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Nerdarchy > Dungeons & Dragons  > 4 Ways to Make NPCs Likeable in your RPG Experiences

4 Ways to Make NPCs Likeable in your RPG Experiences

Salutations, nerds. I’m coming in with some tips and tricks to get player characters to like a the non-player characters in your tabletop roleplaying games. I know we’ve all been there before in situations where you worked really hard on a character for the party to interact with and they got there and just hated them out of the gate. There’s not much to be done about this. You can do everything right and still have that happen every once in a while. Here are some methods I’ve gathered to narrow the margin for error and throw an NPC at your party they’ll like both in and out of character.

GM tips for memorable RPG NPC moments

Arrange for characters to rescue the NPC

When the party rescues the NPC from something, whether a physical danger or some kind of personal trouble, it’s a good way to give them time to get to know one another and show a little bit of the NPC’s vulnerability. People have a tendency to feel a sense of responsibility towards someone they’ve helped and are likely to do so again. Someone who’s been in distress that the party was able to aid serves as a reminder of the good thing they’ve done. There’s an underlying sense of accomplishment then associated with the NPC.

Give the NPC a respectful attitude

At the very least don’t portray the NPC to be disrespectful. I’ve seen NPCs who come out insulting the party go over very well when they were still respectful where it mattered. By which I mean pay attention, know what parts of the party matter to their players and lean into those.

Say for example one of the players has taken great pains to make sure their wizard comes off as being wise and fair. Acknowledge this. Avoid implication from the NPC they aren’t if you want the players to like this character. Not every adventurer is going to hang their pride on the same points so make sure you’re listening and watching how the other players characterize their characters. At no point have I ever had a party of adventurers like an NPC, however, who told them they were nothing.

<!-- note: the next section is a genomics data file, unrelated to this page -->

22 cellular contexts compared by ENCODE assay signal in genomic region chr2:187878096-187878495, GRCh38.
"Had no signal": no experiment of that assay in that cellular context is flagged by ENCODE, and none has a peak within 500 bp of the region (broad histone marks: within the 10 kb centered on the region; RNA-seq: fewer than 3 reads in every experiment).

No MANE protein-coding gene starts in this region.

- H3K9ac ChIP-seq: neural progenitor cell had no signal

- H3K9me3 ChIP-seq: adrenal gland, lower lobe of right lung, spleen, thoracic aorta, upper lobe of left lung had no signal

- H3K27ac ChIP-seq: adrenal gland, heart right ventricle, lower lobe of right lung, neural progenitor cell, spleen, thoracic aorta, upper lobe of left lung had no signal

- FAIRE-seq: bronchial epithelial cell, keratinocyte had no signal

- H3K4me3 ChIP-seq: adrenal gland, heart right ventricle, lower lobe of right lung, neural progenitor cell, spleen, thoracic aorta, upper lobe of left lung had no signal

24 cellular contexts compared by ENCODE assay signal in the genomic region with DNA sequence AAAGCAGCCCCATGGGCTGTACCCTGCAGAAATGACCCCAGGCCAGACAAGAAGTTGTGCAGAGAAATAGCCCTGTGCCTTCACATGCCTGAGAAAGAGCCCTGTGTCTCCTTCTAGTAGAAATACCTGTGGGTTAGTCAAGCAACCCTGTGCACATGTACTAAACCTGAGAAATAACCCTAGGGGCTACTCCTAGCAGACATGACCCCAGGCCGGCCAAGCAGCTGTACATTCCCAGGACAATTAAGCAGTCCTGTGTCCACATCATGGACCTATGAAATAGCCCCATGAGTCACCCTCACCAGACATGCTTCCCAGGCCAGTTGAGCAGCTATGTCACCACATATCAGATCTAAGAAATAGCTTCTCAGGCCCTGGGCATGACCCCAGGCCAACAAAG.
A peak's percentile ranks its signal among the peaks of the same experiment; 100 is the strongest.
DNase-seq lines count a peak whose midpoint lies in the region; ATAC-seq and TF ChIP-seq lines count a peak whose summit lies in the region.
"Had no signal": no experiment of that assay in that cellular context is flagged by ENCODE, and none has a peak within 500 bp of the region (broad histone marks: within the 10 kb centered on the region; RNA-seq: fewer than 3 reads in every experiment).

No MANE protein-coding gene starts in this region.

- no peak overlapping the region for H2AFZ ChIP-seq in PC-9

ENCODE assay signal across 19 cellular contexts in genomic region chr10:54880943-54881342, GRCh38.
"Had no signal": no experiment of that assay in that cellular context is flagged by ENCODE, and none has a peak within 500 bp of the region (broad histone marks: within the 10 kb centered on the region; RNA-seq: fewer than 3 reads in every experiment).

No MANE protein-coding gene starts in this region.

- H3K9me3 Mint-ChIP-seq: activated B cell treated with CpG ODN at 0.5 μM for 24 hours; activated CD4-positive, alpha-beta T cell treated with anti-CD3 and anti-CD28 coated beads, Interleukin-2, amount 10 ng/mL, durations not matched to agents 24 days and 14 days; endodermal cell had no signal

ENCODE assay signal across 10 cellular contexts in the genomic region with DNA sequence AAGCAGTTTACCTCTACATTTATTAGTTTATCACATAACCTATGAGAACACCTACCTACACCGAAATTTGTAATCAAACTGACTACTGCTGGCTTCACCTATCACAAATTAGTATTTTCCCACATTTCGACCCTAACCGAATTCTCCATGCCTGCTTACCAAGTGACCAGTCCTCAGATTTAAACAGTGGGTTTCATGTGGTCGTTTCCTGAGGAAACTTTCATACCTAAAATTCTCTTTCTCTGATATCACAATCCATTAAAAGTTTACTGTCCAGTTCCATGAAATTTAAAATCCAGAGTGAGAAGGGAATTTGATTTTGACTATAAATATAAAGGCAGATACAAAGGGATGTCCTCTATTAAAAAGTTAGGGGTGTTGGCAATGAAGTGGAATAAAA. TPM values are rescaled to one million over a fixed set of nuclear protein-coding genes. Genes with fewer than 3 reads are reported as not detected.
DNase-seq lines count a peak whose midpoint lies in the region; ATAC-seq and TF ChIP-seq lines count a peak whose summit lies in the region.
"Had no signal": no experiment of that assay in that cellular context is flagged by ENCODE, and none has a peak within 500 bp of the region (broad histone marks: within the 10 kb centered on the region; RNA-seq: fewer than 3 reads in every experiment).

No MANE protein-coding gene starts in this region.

Make an NPC useful

Watch out for an NPC so useful they outshine the rest of the party. An NPC who knows how to cast identify and is willing to do so for the party when they can’t do so themselves is one they’ll come back to over and over again. They might sell a useful item or provide a buff for a certain amount of time.

If I have to run allied NPCs in combat I usually just take their average damage and use this for a hit instead of taking the time to roll for them. You don’t want to keep players waiting in favor of NPCs. Often you can just gloss over what NPCs do during combat unless players specifically want to know.

No one likes a straight up escort quest, but players do tend to like NPCs who pull their weight.

Make an NPC funny

An NPC who makes players laugh is a kind of special treasure of its own. A character who isn’t entirely serious gives the players a little bit of room to breathe. Everyone likes to laugh so they’ll remember the way the character made them feel and likely think on this fondly.

There’s more than just these examples but if I try to get into all of it we’re going to be here all night. This is an easy springboard though for those NPCs you want to go off well — some guidelines to keep in mind. One of the books at Nerdarchy the Store, which you might pick up with the special $9.99 coupon you get when you sign up for Nerdarchy the Newsletter, contains 20 new creatures perfect as NPCs. Check out Friends, Foes and Foils Folio here. Some of the favorite NPCs parties in my games have ever interacted with were the ones who harassed them mercilessly. You never know what’s going to go over well with the party or what’s going to strike them just right in the moment. Pay attention to these moments, go forth and make some popular NPCs. And of course stay nerdy!

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Robin Miller

Speculative fiction writer and part-time Dungeon Master Robin Miller lives in southern Ohio where they keep mostly nocturnal hours and enjoys life’s quiet moments. They have a deep love for occult things, antiques, herbalism, big floppy hats and the wonders of the small world (such as insects and arachnids), and they are happy to be owned by the beloved ghost of a black cat. Their fiction, such as The Chronicles of Drasule and the Nimbus Mysteries, can be found on Amazon.

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